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Since there is the Double-checked locking issue so we have to use synchronization to guarantee the concurrent access to the following method (org.apache.struts.util.MessageResources class) :


public synchronized static MessageResources getMessageResources(String config) {

    if (defaultFactory == null) {
        defaultFactory = MessageResourcesFactory.createFactory();

    return defaultFactory.createResources(config);

Why not to use:


static {

    // Construct a new instance of the specified factory class
    try {
        if (clazz == null)
            clazz = RequestUtils.applicationClass(factoryClass);
        MessageResourcesFactory defaultFactory =
            (MessageResourcesFactory) clazz.newInstance();
    } catch (Exception e) {
        LOG.error("MessageResourcesFactory.createFactory", e);


And then:

public static MessageResources getMessageResources(String config) {

    return defaultFactory.createResources(config);

It would allow concurrent access to the method getMessageResources which at least in my case it may be called quite a few times.

The implications when not using synchronized are in here:


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4 Answers 4

Is MessageResourcesFactory thread-safe? The synchronized method protects both the setting of the field and the createResources method call. If it is thread-safe the locking could be moved to cover just setting the field and leave the method call outside the critical section.

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The overhead incurred by synchronized methods on a modern JVM is so small as to become insignificant. Subsequent calls to the synchronized lazy-init factory method will be pretty much as fast as would calls to an unsynchronized eager-init method.

In terms of code, the lazy-init approach is simpler and easier to understand (in my opinion) than using a static initializer block. Also, when static init blocks fail, it can be very confusing to figure out where and why.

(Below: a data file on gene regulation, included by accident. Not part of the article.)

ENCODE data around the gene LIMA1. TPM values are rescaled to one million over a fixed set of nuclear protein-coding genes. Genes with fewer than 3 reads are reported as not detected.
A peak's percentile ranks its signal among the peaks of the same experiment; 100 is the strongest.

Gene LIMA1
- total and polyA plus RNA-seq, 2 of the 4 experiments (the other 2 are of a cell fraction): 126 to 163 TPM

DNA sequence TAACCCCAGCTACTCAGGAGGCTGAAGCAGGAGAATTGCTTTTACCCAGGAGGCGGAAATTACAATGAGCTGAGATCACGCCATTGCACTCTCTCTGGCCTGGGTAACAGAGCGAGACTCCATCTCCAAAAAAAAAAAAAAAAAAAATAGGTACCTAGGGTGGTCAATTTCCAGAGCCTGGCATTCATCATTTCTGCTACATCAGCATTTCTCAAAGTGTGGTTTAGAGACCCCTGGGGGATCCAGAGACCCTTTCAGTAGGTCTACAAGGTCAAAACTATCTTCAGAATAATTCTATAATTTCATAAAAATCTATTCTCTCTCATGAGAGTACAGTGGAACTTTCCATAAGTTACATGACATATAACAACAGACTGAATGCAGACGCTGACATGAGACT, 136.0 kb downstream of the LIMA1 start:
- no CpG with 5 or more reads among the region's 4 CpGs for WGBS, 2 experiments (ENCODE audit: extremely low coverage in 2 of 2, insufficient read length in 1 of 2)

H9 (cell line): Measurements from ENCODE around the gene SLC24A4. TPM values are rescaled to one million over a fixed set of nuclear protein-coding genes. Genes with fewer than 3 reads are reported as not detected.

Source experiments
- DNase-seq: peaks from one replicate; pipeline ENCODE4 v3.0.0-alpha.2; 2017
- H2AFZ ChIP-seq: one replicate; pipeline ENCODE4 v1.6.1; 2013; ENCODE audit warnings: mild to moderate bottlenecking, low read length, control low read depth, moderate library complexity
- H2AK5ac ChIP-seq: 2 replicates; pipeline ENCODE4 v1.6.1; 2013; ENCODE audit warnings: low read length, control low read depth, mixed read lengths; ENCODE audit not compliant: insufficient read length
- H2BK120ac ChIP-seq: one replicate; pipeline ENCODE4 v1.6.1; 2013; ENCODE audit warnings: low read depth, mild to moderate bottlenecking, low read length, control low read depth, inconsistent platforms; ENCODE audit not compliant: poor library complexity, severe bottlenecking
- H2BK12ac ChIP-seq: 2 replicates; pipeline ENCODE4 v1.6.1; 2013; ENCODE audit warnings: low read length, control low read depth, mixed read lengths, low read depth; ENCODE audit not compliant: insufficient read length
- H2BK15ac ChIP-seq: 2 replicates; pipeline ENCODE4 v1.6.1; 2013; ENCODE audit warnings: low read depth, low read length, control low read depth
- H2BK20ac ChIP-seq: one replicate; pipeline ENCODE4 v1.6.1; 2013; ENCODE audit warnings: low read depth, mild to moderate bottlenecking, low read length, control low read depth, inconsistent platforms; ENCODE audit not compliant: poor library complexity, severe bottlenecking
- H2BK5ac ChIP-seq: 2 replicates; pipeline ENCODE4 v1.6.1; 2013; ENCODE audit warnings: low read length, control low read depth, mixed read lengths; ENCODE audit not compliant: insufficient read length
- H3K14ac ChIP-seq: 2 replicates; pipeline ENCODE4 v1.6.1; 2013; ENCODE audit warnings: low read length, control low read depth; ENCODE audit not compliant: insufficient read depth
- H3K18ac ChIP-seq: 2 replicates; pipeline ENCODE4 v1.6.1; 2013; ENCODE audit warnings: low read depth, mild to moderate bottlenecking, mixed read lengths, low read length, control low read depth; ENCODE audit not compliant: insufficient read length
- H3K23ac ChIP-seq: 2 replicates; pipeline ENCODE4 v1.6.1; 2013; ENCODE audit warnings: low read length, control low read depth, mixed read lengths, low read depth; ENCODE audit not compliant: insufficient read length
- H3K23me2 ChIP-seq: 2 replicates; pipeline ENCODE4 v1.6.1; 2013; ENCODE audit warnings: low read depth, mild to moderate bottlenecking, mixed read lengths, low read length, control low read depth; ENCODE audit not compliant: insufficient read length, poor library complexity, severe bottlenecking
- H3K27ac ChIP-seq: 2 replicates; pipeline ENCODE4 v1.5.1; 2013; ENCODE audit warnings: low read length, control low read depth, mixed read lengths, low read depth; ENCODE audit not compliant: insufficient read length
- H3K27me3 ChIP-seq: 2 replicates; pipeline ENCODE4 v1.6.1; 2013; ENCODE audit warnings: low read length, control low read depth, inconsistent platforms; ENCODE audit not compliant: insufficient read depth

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Unless there's any reason the MessageResourceFactory cannot be initialized early on (e.g., certain Servlet resources need to be initialized first), I think I like your solution better. I would guess that there's no reason for the Struts team to lazily load the factory other than that that's what the particular developer who worked on this is used to doing (people do tend to lazily load singletons even when it's not necessary).

Have you tried submitting a bug report, and proposing your solution?

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Why would they be created more than once? –  skaffman Jul 27 '09 at 10:16
Sorry, it wouldn't, I mis-read the code, I thought the method wasn't synchronized, and it was up to the client to synchronize it. I guess my question is, if the method weren't synchronized, would it be a big deal? –  Jack Leow Jul 27 '09 at 10:23
Yes, it would be a problem in Multi-Thread environments as one may wind up getting a reference to an incompletely initialized object. –  Juan Carlos Blanco Martínez Jul 27 '09 at 10:24
Edited to remove the misleading bits. –  Jack Leow Jul 27 '09 at 10:24
How would it be incompletely initialized? Anyway, I misread your code snippet, so it's a non-issue, I've edited my answer. Sorry about the confusion. –  Jack Leow Jul 27 '09 at 10:25
up vote 0 down vote accepted

I think it is a way for Struts to make sure that it works fine when in multi-thread mode, no matter if the person overriding org.apache.struts.util.MessageResources defines createResources(String configuration) as synchronized or not.

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